The story of “why” deserves its own post. The experience is addressed in my bio on the “About” page. And I think the results will speak for themselves. What I’d like to discuss here to day is the prerequisites—the recipe, if you will—(and there were a lot—that I took in order to volunteer full time. What follows is a list of the ingredients of my experience.
- A career break
- A desire
- A relationship
- Intimate knowledge
- In-demand skills
- Institutional buy-in
- Agreement to scope
Sufficient time to give back. For me, this took the form of a career break. For others, I would imagine it taking the form of pre- and post-MBA summers, career switches, sabbaticals, non-compete periods, or simply breaks for the sake of breaks.
The desire to give back. Plain and simple. Perhaps not uniquely, my volunteer CV begins with forced conscription in middle school, but expanded to include service during college—but stopped abruptly with my career. In a way, for years I ferreted away my altruism, sweeping the weekly tinge into an account where it could accrue out of reach. But what was never missing was my desire. If you have the need to give back, you know the feeling.
A relationship with a nonprofit. My relationship took the form of joining the junior board about a year earlier. The relationship grew in strength over time as I went from silent auction bidder to supporter to booster to ardent volunteer.
Intimate operational knowledge. Ardent volunteer, while not an official capacity, was enough to keep me involved in the operations of the organization, inclusive of its challenges. Shortly before I embarked on giving a quarter back, I attended a strategic visioning summit for key stakeholders—instant intimate purview into the future of the organization.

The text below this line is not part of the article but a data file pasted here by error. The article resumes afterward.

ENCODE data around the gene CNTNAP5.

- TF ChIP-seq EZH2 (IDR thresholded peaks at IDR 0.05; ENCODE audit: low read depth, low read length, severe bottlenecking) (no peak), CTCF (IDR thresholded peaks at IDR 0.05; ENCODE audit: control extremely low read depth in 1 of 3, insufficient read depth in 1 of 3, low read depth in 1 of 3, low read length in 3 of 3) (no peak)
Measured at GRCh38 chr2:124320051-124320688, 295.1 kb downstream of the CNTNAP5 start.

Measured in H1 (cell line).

Skills in demand by the nonprofit. With my background in banking (a hefty portion of which was spent in conference rooms with decision makers), my skills fit well with developing and marketing a corporate investment program. Right time, right place.
Institutional buy-in on the project.. The experience relied heavily on buy-in from the CEO, other employees, and the Board. Without, resource allocation would have been a chore and/or impossible, rendering a volunteer experience frustrating and certainly not high-impact.
None of the above is enough on their own—and most, even together, aren’t enough to allow for a high-impact, intensive volunteer experience to be successful. For me, giving a quarter back was entirely “right place, right time.
Quarterback is here to change that.
Does giving a quarter back interest you? Think there’s an organization that can benefit from your expertise? Let me know in the comments! Also, sign up for updates on Quarterback’s website (www.qtrback.org)!
Be well. Tackle good.